Area Forecast Discussion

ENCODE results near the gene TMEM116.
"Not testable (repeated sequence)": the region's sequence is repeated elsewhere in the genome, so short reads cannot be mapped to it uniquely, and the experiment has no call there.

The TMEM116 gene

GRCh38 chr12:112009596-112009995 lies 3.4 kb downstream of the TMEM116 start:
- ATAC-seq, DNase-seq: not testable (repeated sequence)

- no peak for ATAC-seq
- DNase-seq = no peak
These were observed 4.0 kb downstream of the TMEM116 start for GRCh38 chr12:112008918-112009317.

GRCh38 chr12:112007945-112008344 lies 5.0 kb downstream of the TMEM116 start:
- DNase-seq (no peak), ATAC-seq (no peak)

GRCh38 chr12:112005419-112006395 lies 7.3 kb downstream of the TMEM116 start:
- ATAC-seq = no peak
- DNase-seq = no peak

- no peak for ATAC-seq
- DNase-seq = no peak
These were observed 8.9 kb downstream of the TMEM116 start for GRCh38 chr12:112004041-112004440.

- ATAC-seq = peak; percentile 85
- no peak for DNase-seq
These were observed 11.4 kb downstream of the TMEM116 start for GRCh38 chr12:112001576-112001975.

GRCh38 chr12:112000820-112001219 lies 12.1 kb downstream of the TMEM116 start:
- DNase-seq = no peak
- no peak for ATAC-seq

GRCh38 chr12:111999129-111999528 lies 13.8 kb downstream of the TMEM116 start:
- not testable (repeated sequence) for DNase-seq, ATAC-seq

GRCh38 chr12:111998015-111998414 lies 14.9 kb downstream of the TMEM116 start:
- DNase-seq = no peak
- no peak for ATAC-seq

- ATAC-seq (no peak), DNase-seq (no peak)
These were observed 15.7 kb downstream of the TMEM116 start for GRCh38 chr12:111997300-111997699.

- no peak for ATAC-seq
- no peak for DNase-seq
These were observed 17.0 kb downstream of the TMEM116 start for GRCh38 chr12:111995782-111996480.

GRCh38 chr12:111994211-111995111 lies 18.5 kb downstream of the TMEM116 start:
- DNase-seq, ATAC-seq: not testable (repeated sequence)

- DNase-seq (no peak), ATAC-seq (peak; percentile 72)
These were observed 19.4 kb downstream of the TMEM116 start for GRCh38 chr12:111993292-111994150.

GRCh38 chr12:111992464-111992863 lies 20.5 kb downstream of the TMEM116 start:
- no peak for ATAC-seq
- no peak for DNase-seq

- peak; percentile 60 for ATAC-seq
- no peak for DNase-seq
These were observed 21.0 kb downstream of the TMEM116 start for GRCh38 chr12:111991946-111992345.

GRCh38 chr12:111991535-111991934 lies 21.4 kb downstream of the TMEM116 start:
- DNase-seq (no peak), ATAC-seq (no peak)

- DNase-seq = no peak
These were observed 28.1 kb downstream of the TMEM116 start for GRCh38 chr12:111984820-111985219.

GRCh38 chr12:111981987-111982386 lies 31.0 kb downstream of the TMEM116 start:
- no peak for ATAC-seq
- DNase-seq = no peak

National Weather Service Boston/Norton MA